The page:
The Greek Period

The Babylonian Collections of the University Museum

By: Leon Legrain

Originally Published in 1944

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In 331 B.C., Alexander, after the battle of Arbela, entered Babylon and added Persia to his previous conquest of Asia Minor, Palestine and Egypt. After his return from India, he settled in Babylon and dreamed of restoring the glory of the old city, but died before he could achieve it. His successor, Seleucus, built a new capital at Seleucia, twenty miles south of Baghdad. Greek art and mythology are represented in the Babylonian Section by a few alabaster statuettes and terra cotta reliefs with some of the charm of the Tanagra figurines.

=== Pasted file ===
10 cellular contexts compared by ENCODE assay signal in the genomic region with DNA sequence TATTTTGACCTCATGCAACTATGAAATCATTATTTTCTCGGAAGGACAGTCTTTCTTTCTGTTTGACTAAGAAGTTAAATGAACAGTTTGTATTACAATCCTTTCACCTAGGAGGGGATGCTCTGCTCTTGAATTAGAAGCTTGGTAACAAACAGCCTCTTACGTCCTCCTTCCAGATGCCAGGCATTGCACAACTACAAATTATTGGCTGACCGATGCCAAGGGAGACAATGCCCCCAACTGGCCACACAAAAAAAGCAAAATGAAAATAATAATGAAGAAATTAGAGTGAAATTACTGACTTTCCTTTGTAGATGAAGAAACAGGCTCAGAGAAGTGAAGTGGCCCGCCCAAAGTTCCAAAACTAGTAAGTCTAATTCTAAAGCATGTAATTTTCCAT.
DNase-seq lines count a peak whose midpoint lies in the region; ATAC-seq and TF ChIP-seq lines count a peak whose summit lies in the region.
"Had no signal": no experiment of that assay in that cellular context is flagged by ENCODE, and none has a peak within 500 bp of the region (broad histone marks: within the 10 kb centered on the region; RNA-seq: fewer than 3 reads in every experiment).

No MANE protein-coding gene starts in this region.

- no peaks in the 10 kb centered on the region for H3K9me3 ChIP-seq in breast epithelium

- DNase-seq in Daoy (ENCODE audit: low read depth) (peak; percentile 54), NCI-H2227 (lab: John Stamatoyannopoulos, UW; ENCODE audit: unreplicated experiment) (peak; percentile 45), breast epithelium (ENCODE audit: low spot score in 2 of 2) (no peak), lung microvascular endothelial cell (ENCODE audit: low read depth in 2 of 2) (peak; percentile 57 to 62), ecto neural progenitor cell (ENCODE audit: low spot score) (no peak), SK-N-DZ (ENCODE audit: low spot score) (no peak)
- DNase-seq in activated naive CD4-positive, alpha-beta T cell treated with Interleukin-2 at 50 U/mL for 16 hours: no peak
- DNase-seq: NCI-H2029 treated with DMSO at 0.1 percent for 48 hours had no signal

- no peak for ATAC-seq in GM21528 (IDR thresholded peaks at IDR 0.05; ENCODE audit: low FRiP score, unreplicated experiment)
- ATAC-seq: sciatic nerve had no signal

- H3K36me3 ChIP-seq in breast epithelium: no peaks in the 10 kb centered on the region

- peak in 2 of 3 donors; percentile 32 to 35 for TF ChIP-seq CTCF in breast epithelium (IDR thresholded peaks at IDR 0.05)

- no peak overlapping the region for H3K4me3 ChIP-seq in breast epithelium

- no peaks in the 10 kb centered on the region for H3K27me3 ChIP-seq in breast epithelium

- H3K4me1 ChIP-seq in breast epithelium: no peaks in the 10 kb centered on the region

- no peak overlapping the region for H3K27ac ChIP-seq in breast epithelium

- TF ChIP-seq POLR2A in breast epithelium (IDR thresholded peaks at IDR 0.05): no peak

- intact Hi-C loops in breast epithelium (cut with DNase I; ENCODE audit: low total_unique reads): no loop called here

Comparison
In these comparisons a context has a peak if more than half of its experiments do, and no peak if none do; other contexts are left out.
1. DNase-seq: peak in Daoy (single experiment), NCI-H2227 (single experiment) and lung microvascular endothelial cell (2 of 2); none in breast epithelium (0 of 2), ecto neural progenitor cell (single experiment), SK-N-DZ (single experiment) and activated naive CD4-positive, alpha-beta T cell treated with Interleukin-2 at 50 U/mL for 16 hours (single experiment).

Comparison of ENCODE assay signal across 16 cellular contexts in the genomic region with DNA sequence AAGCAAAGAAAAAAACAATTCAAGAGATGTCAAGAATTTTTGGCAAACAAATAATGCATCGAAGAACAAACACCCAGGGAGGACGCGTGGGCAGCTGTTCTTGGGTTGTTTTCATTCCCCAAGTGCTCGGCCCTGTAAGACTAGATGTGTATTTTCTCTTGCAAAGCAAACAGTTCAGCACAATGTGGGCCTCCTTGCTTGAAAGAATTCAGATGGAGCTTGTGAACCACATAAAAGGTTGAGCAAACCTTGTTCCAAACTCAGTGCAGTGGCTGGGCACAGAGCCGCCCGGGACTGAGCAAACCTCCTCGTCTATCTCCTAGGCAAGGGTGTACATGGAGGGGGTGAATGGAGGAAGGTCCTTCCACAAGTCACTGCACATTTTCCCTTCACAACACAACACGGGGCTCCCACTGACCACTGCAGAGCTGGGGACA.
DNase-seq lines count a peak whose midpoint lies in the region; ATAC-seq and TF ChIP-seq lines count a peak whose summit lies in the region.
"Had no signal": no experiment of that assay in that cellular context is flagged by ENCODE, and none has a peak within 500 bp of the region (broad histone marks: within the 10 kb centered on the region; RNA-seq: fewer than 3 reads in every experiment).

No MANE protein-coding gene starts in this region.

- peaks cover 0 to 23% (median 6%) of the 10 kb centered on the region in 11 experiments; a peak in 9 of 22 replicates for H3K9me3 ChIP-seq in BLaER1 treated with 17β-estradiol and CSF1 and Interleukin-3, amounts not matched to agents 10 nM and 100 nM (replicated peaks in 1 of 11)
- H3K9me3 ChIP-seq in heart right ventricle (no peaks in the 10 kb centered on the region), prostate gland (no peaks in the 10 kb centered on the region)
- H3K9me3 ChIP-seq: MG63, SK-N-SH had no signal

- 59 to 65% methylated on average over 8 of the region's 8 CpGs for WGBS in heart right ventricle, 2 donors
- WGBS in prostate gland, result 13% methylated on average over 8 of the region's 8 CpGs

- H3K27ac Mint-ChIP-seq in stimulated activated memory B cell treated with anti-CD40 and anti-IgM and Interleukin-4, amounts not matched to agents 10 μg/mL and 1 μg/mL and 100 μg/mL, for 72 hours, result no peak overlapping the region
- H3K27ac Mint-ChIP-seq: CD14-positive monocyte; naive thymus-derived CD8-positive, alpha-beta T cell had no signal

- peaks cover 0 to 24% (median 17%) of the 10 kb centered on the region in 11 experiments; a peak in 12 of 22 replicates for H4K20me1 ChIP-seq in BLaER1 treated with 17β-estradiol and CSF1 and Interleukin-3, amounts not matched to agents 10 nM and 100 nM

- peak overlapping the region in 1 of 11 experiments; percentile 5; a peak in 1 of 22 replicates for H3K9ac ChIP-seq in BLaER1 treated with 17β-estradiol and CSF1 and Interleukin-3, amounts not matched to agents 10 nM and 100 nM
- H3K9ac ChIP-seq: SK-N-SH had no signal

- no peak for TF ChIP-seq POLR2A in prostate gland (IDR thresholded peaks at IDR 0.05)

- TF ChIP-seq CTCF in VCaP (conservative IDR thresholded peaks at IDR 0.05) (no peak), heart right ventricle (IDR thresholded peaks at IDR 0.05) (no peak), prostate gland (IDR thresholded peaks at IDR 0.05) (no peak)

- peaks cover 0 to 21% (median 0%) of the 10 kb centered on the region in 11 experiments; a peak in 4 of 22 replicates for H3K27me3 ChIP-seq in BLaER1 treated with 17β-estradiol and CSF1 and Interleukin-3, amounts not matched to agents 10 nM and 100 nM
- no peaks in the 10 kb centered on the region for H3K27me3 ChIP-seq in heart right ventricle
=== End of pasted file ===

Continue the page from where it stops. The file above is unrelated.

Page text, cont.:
Coined money was also introduced at the example of Sardes and Athens. Greek artists worked hereafter in the royal mints and Greek-trained gem cutters wrought in intaglio on seal stones exquisite models of pure Greek inspiration. Greek was spoken far south in the learned schools of Uruk where under Greek administration Chaldaean astronomy was taught. Berossus wrote in Greek his ancient history of Babylonia back to the Flood and the Sumerian immigration. Among typical Greek objects found at Nippur are the handle of a Rhodian amphora, Greek lamps, and a limestone cornice representing the vine branch.

Cite This Article

Legrain, Leon. "The Greek Period." Museum Bulletin X, no. 3-4 (June, 1944): 65-65. Accessed July 25, 2024.

This digitized article is presented here as a historical reference and may not reflect the current views of the Penn Museum.

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